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Photo ID Now Required For Unemployment Benefits


Anyone applying for unemployment benefits in North Carolina now faces new requirements. They include providing a valid government issued photo ID at a face-to-face meeting. Those who don’t, risk losing their benefits. 

Unemployment benefits are paid with both federal and state money. So Dale Folwell took note when he received a letter from the U.S. Department of Labor three months ago. A letter which said an estimated 18.7 percent of all of North Carolina's unemployment benefits were in fact overpayments.  "Some of which would obviously be fraud," says Folwell, who is the Assistant Secretary of the North Carolina Division of Employment Security. 

Hundreds of millions of dollars worth of unemployment checks are paid locally each year.  And allegations of fraud aren’t new.  But Folwell could only provide anecdotal evidence of such fraud – and not hard numbers. "We actually have a text message between two roommates apologizing to each other for stealing the others social security numbers and filing unemployment."

Still the Division of Employment Security decided to enact new provisions to try to stop fraud. The unemployed will now need to go, in person, to a DES office to prove they are who they say they are, and that they’re actively looking for work. They’ll meet with workforce specialists who, according to Folwell, will be able to help in the job search. "They use the national new hire database.  They use the labor force information from their local communities.  They have expertise in helping people develop their resumes and apply for jobs."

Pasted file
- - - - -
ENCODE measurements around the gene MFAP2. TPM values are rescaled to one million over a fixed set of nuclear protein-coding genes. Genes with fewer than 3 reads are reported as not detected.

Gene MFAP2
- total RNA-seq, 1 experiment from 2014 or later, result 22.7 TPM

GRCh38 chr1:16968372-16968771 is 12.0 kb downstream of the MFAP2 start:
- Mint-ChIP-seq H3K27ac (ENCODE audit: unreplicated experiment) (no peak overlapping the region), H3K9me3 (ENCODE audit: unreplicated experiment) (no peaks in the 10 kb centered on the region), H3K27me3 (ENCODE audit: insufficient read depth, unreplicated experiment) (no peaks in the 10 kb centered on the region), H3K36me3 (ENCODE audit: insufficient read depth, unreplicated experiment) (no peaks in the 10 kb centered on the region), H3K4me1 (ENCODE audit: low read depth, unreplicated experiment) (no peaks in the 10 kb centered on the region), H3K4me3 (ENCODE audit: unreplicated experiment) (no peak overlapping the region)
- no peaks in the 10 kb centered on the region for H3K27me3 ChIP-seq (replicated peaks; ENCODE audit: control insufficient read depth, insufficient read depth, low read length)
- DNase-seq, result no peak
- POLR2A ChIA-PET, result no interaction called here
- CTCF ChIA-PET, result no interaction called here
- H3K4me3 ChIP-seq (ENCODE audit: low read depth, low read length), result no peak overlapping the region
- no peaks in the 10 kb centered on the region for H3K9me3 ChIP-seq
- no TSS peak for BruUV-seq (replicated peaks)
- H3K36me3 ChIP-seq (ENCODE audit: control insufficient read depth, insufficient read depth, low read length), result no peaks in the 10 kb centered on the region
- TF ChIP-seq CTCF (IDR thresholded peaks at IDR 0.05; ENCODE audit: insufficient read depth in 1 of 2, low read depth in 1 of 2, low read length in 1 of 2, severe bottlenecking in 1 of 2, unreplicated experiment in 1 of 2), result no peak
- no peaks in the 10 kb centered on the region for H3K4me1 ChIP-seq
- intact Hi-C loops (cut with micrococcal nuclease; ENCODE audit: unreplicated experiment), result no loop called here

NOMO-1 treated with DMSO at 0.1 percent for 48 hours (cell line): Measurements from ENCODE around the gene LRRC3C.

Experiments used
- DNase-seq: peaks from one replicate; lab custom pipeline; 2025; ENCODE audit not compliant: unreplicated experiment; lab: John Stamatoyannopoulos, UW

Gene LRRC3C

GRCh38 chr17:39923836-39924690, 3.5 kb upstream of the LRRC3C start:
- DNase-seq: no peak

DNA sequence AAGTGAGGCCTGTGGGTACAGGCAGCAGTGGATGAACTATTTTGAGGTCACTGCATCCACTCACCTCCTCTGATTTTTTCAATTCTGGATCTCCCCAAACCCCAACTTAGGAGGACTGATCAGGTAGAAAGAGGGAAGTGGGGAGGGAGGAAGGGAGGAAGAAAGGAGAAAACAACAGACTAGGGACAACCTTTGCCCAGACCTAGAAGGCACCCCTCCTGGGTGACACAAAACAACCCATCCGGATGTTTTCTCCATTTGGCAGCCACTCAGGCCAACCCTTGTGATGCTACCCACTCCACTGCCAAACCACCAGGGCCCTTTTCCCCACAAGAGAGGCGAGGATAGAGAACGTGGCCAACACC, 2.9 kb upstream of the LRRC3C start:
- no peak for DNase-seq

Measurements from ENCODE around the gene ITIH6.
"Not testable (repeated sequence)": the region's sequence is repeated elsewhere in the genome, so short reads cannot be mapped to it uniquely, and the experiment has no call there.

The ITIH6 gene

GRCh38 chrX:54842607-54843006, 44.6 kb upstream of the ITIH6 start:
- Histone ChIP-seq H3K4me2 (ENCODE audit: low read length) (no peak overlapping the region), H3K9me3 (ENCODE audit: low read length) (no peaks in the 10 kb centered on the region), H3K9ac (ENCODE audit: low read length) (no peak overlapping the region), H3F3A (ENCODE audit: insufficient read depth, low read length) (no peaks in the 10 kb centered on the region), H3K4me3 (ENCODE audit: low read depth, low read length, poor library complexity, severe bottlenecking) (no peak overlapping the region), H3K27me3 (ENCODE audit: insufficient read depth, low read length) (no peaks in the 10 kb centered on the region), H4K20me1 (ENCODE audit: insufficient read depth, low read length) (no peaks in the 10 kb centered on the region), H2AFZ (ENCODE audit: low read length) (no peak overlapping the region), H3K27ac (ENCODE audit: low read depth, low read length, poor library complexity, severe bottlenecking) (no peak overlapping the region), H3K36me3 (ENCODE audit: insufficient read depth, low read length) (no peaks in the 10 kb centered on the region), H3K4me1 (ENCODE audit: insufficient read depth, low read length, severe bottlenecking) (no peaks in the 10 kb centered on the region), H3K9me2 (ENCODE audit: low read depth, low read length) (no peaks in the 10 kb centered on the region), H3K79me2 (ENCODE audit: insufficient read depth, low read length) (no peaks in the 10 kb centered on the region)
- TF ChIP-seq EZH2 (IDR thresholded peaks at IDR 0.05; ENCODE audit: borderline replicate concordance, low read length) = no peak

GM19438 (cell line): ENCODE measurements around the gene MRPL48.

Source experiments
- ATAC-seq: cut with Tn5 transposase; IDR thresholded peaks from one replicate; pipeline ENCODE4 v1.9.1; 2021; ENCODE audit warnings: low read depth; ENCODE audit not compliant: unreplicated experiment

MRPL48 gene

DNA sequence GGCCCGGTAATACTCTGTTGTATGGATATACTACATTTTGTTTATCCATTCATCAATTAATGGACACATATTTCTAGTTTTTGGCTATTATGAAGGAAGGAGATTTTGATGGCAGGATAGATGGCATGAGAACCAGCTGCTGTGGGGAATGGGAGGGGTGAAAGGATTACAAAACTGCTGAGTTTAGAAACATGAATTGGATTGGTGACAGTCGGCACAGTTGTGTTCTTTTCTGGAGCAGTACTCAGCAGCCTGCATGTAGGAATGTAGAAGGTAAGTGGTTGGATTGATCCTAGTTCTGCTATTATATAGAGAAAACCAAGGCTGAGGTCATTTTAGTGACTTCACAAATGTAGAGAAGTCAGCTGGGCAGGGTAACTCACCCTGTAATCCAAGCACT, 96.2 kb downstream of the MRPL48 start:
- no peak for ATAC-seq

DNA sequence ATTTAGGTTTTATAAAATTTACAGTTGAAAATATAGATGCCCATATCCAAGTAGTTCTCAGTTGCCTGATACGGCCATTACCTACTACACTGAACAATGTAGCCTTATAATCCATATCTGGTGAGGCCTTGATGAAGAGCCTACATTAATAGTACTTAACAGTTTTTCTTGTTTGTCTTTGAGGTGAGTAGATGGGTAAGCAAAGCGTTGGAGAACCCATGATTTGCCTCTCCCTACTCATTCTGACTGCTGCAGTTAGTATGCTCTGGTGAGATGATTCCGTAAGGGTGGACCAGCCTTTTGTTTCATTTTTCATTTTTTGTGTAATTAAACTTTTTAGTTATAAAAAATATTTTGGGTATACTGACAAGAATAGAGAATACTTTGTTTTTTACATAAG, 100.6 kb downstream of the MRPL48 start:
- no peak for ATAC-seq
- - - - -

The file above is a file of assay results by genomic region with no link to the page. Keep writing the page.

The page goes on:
Those services were already available. 

Now, these meetings are mandatory. As is the requirement to provide government issued photo ID.  Folwell doesn’t think this provision will be as controversial as similar measures in North Carolina’s voting law because such ID is required for employment under federal law. "So if a photo ID is a condition for employment, we feel it should be a condition of your unemployment."

Folwell and the D.E.S. have been under scrutiny lately. The D.E.S. is facing a 12,000 case backlog of those seeking benefits. Folwell says these latest moves will not affect that number since the new requirements take affect after people receive their first unemployment check.

Tom Bullock decided to trade the khaki clad masses and traffic of Washington DC for Charlotte in 2014. Before joining WFAE, Tom spent 15 years working for NPR. Over that time he served as everything from an intern to senior producer of NPR’s Election Unit. Tom also spent five years as the senior producer of NPR’s Foreign Desk where he produced and reported from Iraq, Afghanistan, Yemen, Haiti, Egypt, Libya, Lebanon among others. Tom is looking forward to finally convincing his young daughter, Charlotte, that her new hometown was not, in fact, named after her.